The name of this little purple bar confused me somewhat. Then again, basically all Lush product names confuse me, so this is nothing new. I’m not a fan of 1950s American slang, as it brings to mind the excesses of an EXTREMELY problematic era, which was basically only great if you were a rich white dude – the ‘Sugar Daddy’ in this equation, I think.
Anyway, that has nothing to do with this product review, aside from the fact I implore Lush to change its name!
One snowy day last December, I was wandering around London Waterloo. My brother had just bailed on meeting me – which I thought was a bit cheeky – and I was a little at a loss for something to do. Thankfully, at the far end of the station there’s a teeny tiny Lush shop, so I went in there to gather my thoughts. Always a bad idea, as the sales assistants in that shop are *particularly* attentive and will almost always convince me to buy something.
I’m not really sure how I got onto the topic of hair conditioner. I think they said they liked my hair colour – it was a pleasant turquoise/grey at the time – and I mentioned I’d been using that violet shampoo stuff to get the silvery effect. My friend also recommended Daddy-O to me once, so I asked to have a look – big mistake. That’s when the amazing sales pitch came in.
Now, I only bought the conditioner because I already had some purple shampoo left, and didn’t want to spend too much. I lugged this little beauty home.
It’s basically a purple bar of what looks like soap, but is actually highly moisturising. Made from shea butter, cocoa butter and a combo of vegetable oils, it’s all rolled into one purple bar, and scented with violet. Well, violet is more of an after-smell, as when I first take it out of its container I get a strong whiff of something that smells a bit fishy. I have absolutely no idea why this is, but there you go. Maybe cocoa butter doesn’t smell as nice as it sounds? It does go away very quickly, however, leaving only the smell of parma violets.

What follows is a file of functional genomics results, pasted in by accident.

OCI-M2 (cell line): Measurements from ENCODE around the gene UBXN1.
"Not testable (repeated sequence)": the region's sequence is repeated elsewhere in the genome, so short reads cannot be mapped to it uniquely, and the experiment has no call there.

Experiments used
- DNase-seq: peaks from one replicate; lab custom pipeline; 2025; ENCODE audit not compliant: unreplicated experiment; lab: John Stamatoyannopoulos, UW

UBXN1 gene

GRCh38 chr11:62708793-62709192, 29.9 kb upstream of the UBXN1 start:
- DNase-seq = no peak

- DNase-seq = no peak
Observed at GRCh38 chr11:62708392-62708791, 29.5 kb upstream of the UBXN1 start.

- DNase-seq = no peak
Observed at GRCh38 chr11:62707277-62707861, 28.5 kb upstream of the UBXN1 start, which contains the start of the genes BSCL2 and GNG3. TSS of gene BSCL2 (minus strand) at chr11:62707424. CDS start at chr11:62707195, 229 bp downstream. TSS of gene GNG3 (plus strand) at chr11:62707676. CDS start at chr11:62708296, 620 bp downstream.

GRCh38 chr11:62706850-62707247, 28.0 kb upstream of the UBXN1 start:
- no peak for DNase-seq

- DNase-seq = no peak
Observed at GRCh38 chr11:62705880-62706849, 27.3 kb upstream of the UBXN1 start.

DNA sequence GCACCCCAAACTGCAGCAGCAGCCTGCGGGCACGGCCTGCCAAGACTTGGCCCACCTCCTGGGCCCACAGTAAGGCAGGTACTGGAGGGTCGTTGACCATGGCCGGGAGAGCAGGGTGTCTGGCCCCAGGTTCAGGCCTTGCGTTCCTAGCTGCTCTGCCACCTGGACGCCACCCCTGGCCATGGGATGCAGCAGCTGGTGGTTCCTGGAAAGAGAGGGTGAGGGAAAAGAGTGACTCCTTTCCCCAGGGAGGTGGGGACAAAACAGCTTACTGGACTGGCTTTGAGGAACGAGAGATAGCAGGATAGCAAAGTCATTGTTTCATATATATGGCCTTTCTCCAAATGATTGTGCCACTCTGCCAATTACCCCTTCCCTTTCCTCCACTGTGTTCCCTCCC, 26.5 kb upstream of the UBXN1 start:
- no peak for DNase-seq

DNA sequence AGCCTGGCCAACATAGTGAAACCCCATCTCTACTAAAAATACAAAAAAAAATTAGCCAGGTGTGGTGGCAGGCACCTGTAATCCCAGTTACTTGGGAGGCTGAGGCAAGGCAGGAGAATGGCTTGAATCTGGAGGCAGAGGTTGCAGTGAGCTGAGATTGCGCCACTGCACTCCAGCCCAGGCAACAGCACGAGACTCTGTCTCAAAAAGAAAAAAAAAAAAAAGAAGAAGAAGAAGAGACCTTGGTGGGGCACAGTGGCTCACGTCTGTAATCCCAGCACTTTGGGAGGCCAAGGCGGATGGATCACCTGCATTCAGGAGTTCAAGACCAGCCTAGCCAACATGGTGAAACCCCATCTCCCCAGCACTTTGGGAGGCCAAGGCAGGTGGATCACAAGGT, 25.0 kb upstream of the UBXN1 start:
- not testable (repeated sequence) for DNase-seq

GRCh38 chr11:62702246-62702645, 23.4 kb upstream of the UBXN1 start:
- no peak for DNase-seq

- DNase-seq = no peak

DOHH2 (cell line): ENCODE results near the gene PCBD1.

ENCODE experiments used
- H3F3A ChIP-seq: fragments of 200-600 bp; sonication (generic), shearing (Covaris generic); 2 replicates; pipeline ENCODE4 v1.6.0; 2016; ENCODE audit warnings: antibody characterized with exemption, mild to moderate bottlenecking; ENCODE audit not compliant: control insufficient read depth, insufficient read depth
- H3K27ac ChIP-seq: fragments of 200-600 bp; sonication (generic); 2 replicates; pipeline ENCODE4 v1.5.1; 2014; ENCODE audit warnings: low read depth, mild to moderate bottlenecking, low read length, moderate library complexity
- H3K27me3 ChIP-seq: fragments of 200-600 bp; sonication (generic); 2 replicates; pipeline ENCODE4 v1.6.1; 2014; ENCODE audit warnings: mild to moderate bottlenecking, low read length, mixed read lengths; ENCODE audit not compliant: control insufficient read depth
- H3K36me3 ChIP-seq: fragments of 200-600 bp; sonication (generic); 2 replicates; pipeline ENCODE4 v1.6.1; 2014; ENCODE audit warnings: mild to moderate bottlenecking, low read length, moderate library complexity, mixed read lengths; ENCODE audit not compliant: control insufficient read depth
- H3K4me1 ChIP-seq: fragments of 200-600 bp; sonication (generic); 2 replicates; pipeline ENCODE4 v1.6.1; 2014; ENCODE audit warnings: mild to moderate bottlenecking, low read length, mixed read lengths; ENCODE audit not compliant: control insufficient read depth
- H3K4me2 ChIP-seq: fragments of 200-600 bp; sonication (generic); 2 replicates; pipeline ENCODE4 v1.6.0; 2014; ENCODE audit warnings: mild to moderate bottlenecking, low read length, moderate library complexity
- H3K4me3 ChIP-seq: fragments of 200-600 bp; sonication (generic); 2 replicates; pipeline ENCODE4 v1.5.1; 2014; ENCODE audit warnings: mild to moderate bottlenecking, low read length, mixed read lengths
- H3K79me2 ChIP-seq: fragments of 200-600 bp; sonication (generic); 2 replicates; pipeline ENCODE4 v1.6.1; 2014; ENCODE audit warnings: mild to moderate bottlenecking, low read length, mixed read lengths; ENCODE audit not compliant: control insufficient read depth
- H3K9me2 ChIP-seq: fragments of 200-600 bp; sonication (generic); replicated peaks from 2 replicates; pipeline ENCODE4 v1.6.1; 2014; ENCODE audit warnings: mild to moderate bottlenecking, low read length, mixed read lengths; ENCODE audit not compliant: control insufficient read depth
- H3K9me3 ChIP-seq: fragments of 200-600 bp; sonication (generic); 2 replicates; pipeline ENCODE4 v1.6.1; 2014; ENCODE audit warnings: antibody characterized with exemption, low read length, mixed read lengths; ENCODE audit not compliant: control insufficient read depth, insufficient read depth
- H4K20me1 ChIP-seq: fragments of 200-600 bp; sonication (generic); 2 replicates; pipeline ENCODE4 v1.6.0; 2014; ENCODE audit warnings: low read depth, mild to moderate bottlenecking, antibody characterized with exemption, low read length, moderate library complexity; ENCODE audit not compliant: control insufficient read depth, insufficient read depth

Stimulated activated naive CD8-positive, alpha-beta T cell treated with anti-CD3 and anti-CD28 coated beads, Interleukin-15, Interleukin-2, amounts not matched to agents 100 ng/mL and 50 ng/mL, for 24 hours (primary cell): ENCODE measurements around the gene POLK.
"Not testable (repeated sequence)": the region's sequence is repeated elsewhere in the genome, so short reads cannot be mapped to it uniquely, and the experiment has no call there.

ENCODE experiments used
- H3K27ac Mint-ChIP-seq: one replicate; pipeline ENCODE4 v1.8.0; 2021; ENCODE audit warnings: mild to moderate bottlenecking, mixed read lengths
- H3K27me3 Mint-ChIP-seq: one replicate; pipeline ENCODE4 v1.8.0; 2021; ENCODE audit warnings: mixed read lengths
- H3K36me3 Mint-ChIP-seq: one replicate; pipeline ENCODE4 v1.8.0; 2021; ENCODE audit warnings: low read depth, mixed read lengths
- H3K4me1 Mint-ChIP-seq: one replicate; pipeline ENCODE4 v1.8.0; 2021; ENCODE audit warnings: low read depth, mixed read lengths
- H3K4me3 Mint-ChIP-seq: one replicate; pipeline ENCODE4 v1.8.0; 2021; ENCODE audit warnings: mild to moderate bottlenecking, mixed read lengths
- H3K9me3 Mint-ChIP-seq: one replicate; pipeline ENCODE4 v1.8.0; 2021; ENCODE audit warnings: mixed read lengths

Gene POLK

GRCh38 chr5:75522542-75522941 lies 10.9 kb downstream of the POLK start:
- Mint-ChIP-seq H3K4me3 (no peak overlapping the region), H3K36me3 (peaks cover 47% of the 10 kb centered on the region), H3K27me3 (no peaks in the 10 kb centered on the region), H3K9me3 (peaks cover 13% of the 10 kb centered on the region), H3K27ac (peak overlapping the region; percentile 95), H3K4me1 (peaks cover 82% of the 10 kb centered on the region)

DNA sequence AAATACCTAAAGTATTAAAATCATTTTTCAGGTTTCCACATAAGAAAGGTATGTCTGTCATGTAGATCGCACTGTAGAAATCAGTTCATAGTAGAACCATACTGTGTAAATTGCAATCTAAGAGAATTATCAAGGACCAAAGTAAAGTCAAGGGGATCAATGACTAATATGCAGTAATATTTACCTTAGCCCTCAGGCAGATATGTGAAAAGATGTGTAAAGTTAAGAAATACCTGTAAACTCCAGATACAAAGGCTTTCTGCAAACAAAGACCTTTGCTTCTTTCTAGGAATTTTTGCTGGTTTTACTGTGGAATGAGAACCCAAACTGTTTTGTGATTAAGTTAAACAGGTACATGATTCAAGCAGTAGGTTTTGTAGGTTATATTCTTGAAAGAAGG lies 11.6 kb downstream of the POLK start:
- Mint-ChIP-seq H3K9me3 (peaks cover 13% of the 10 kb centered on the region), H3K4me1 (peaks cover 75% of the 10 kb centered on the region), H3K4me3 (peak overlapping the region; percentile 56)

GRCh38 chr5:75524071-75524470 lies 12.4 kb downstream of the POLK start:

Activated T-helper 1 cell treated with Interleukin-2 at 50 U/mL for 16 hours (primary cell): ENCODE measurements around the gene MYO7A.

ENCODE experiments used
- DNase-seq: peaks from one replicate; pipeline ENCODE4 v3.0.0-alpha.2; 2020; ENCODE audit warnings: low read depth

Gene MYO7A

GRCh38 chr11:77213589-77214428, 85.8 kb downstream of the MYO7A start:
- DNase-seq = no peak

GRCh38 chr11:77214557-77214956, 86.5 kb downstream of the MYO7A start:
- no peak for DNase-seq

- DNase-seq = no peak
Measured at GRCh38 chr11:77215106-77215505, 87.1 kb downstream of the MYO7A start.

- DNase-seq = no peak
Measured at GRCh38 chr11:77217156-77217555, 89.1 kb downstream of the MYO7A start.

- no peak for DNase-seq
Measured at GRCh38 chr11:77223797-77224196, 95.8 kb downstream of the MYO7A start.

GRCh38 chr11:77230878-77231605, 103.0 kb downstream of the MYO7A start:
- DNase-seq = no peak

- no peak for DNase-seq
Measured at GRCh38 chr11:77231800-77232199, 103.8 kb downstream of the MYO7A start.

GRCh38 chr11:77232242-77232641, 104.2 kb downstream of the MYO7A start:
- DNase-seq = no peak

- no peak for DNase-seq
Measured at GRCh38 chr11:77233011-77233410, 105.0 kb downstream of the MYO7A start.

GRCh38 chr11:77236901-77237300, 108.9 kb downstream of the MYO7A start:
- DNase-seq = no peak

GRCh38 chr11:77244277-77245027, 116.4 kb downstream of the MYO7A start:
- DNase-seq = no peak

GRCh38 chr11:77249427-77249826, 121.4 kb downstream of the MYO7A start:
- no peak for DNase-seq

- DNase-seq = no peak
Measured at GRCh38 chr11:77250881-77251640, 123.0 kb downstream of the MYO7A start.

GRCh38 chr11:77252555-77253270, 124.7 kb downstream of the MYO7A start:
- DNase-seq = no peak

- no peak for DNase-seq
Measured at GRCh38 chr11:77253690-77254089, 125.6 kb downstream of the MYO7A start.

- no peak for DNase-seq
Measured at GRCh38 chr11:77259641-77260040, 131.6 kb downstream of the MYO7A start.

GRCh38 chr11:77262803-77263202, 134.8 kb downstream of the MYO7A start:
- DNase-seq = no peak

A downside to Lush shampoos and conditioners is that they mostly seem to contain SLS (sodium lauryl/laureth sulphate), which I discussed in yesterday’s blog. The TL;DR of it is that I’m not really sure why it’s supposed to be bad, but some say it’s harmful to the environment and marine life in large quantities, so I guess use it sparingly?
The good thing about solid conditioners and shampoo is that they allow you to do that. You generally don’t use as much as you would a liquid shampoo or conditioner, as you keep going with the bar until you think you’ve got enough moisture. Essentially, it removes the guesswork, and prevents you from using more than you actually need.
This is the bar after a couple of months’ regular use – it does actually last very well!
You might be wondering how I actually used the damn thing. The sales assistant gave me a quick tutorial in how to use it, so I warmed it up under the shower first, then rubbed it on my head to start working it in. Then I’d stroke the bar right to the very tips of my hair, rubbing it at the same time to eke out maximum moisture. I’d run my fingers through my hair to judge how much more was needed, and repeat until my hair was slick.
Then, as you would any other conditioner, leave it to soak in for a few minutes. Make sure you wash it off thoroughly.
Here comes the punchline. I felt this was the best conditioner I’ve used in a very, very long time, and it really improved the condition of my hair. It felt silky and smooth, without feeling greasy. Far healthier and stronger than my straw barnet has ever felt in its life, probably.
The only drawback is that funny fishy smell.
Buy again? Yes
Recommend to a friend? Yaaaaaas.